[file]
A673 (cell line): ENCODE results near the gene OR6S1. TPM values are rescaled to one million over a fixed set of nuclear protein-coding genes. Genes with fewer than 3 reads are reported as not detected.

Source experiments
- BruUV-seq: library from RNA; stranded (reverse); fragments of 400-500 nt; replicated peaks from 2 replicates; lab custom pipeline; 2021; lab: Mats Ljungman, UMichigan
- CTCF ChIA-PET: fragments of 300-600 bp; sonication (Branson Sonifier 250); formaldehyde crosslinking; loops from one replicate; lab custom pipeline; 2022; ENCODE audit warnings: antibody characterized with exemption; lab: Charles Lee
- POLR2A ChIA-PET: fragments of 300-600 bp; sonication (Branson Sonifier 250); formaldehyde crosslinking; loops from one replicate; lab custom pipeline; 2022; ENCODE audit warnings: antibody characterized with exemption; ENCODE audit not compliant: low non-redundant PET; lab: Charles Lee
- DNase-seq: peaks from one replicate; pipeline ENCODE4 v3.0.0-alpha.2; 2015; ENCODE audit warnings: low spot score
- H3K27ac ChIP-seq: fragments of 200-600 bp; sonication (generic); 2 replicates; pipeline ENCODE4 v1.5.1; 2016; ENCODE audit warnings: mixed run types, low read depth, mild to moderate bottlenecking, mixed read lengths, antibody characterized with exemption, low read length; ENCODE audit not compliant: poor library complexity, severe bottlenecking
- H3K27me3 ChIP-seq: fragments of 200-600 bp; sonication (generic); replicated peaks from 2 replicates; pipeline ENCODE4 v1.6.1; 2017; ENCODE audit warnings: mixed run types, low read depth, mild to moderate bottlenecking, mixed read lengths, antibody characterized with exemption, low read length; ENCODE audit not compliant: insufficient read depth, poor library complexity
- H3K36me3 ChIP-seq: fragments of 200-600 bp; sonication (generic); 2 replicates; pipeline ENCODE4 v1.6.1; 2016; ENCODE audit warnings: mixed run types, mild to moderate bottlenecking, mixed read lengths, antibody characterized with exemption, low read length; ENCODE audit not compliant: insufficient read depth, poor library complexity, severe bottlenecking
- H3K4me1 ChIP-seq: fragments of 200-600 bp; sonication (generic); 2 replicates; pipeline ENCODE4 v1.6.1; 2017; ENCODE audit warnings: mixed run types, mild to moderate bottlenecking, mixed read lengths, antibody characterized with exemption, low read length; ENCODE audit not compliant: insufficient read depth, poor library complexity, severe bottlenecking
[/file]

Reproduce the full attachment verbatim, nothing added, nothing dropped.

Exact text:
A673 (cell line): ENCODE results near the gene OR6S1. TPM values are rescaled to one million over a fixed set of nuclear protein-coding genes. Genes with fewer than 3 reads are reported as not detected.

Source experiments
- BruUV-seq: library from RNA; stranded (reverse); fragments of 400-500 nt; replicated peaks from 2 replicates; lab custom pipeline; 2021; lab: Mats Ljungman, UMichigan
- CTCF ChIA-PET: fragments of 300-600 bp; sonication (Branson Sonifier 250); formaldehyde crosslinking; loops from one replicate; lab custom pipeline; 2022; ENCODE audit warnings: antibody characterized with exemption; lab: Charles Lee
- POLR2A ChIA-PET: fragments of 300-600 bp; sonication (Branson Sonifier 250); formaldehyde crosslinking; loops from one replicate; lab custom pipeline; 2022; ENCODE audit warnings: antibody characterized with exemption; ENCODE audit not compliant: low non-redundant PET; lab: Charles Lee
- DNase-seq: peaks from one replicate; pipeline ENCODE4 v3.0.0-alpha.2; 2015; ENCODE audit warnings: low spot score
- H3K27ac ChIP-seq: fragments of 200-600 bp; sonication (generic); 2 replicates; pipeline ENCODE4 v1.5.1; 2016; ENCODE audit warnings: mixed run types, low read depth, mild to moderate bottlenecking, mixed read lengths, antibody characterized with exemption, low read length; ENCODE audit not compliant: poor library complexity, severe bottlenecking
- H3K27me3 ChIP-seq: fragments of 200-600 bp; sonication (generic); replicated peaks from 2 replicates; pipeline ENCODE4 v1.6.1; 2017; ENCODE audit warnings: mixed run types, low read depth, mild to moderate bottlenecking, mixed read lengths, antibody characterized with exemption, low read length; ENCODE audit not compliant: insufficient read depth, poor library complexity
- H3K36me3 ChIP-seq: fragments of 200-600 bp; sonication (generic); 2 replicates; pipeline ENCODE4 v1.6.1; 2016; ENCODE audit warnings: mixed run types, mild to moderate bottlenecking, mixed read lengths, antibody characterized with exemption, low read length; ENCODE audit not compliant: insufficient read depth, poor library complexity, severe bottlenecking
- H3K4me1 ChIP-seq: fragments of 200-600 bp; sonication (generic); 2 replicates; pipeline ENCODE4 v1.6.1; 2017; ENCODE audit warnings: mixed run types, mild to moderate bottlenecking, mixed read lengths, antibody characterized with exemption, low read length; ENCODE audit not compliant: insufficient read depth, poor library complexity, severe bottlenecking